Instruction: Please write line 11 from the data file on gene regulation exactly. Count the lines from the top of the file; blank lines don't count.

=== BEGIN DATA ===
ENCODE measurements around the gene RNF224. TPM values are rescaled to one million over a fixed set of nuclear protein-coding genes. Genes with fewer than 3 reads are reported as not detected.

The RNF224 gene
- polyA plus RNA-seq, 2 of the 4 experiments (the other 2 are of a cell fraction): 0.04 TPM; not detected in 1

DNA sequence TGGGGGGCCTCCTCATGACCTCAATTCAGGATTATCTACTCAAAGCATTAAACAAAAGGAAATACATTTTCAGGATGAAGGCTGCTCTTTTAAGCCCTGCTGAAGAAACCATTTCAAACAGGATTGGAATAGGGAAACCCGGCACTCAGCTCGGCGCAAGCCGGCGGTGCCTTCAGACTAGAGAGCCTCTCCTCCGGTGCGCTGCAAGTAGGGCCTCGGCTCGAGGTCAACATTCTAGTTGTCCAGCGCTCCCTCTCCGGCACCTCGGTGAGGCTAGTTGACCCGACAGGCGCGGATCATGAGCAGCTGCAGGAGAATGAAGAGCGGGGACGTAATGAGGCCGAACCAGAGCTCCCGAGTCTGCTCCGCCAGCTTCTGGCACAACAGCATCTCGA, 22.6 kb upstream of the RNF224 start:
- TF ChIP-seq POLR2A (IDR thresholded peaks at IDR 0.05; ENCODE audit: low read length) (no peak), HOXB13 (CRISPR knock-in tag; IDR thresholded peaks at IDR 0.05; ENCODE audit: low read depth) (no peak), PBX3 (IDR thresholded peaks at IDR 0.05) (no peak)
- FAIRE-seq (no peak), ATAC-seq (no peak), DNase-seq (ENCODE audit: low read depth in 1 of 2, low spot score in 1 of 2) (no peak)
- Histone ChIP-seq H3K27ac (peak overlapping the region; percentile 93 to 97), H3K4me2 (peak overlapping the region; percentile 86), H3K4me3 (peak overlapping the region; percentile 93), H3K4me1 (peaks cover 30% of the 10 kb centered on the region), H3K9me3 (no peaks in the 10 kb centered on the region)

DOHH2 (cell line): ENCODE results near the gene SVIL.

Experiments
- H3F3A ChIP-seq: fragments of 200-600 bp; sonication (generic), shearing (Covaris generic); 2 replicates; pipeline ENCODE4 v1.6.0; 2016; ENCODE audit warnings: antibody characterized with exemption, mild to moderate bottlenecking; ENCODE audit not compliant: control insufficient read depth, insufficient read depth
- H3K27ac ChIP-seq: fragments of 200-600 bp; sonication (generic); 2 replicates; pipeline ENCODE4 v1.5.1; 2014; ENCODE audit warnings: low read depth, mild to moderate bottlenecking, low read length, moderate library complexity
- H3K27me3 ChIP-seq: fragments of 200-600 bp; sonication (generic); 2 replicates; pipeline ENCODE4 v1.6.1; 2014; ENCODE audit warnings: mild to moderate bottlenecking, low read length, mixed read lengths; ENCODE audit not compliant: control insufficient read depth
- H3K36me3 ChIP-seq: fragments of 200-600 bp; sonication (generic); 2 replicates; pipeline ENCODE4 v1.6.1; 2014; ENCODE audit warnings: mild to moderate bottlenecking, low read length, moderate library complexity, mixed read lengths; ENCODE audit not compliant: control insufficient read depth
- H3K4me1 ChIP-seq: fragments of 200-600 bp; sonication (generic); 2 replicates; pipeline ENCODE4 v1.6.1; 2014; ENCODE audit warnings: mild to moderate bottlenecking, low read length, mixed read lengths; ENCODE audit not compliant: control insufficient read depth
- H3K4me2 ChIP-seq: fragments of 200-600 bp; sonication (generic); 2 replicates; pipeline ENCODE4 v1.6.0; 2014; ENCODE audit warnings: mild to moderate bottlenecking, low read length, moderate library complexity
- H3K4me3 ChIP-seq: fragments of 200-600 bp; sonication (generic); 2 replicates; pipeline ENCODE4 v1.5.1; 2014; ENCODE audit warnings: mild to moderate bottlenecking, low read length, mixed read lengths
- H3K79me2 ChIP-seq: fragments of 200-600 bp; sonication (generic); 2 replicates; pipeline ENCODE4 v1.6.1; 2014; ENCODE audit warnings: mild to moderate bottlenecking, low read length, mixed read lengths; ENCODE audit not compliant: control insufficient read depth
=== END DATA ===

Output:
- H3K27ac ChIP-seq: fragments of 200-600 bp; sonication (generic); 2 replicates; pipeline ENCODE4 v1.5.1; 2014; ENCODE audit warnings: low read depth, mild to moderate bottlenecking, low read length, moderate library complexity